Supporting early childhood professionals worldwide in
their efforts to craft thriving environments for children and adults.
Extend International Mud Day into Everyday Learning
The universal principle for Connecting Children with Nature we want to explore in this issue is:
We believe it is important for educators to allow enough time each day for children to explore freely in nature-based spaces.
A special day of celebration can help you either begin or extend the great experiences that take place regularly on the 'ordinary' days you have with children. For example, you can take your extra-ordinary experience of International Mud Day and continue your celebration into everyday experiences with dirt and soil. The Environmental Action Kit can help. (Go to www.worldforumfoundation.org/nature to find the Environmental Action Kit. Click on the Toolkit for Educators and Have An Adventure with "Let's Dig In" on page 39-41.) Frequent opportunities to investigate soil are one way to do this. Digging, sifting, exploring and analyzing dirt can be just as extraordinary.
Here are a variety of perspectives from educators around the world who are ensuring that children are learning with nature every day.
The class teacher of Grade 3 thought it would be nice to take the children on a field trip, bringing them a bit closer to nature. I was asked to accompany the group andtake photographs. Our group looked like they were about to embark on a great march, their heads buzzing with ideas and their faces full of excitement.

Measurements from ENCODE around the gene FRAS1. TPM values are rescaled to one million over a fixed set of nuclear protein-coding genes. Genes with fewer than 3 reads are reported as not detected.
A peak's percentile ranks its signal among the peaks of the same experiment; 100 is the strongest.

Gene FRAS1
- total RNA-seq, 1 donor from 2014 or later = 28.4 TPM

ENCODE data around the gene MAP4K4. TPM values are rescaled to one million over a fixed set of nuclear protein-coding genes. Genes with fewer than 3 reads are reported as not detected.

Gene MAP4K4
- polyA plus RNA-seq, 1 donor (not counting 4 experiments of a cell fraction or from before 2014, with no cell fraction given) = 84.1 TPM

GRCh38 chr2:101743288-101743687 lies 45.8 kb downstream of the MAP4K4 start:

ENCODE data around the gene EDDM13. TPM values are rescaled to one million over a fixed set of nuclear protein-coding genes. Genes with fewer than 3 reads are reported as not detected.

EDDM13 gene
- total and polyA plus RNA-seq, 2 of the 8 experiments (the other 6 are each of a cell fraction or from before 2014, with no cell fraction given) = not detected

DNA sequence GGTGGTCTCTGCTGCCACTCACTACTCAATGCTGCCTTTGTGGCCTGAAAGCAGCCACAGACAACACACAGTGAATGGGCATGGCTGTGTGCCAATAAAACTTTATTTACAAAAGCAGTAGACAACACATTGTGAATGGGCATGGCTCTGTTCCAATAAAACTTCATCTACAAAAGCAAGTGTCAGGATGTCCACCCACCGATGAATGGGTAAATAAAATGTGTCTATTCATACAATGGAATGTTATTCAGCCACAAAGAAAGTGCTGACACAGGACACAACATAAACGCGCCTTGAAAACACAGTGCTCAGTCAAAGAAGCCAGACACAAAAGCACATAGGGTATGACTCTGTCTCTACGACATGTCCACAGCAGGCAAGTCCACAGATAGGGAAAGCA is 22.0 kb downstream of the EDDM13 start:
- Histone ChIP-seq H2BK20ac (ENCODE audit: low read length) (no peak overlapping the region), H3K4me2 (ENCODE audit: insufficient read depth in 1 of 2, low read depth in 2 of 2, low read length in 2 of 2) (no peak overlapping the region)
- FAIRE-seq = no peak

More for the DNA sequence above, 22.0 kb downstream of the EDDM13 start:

We were fortunate to witness some of Mother Nature's beauty as we saw the sun rise above the fog. The birds had already begun to stretch their wings and were hovering over the treetops (probably in search of worms) and chirping away quite musically. Despite the sunlight, it was still quite brisk and we could see the local farmers returning from the dairy after selling milk.
We reached the garden full of winter vegetables. Most of the children were familiar with the winter plants in the garden, rattling off their names. One boy said, "It's cauliflower. My mother has also planted some! She planted it in September or October and it will be ready in three months." This child has little need to be taught basic agriculture as he has already learned so much from his experiences at home. Another student excitedly pointed out a radish and went on to share all in one breath, "You eat the root, the part that is under the ground, you can cook it as curry, make pickle, or eat it without cooking as salad!"
• How can you support children's caretaking of plants in your program?
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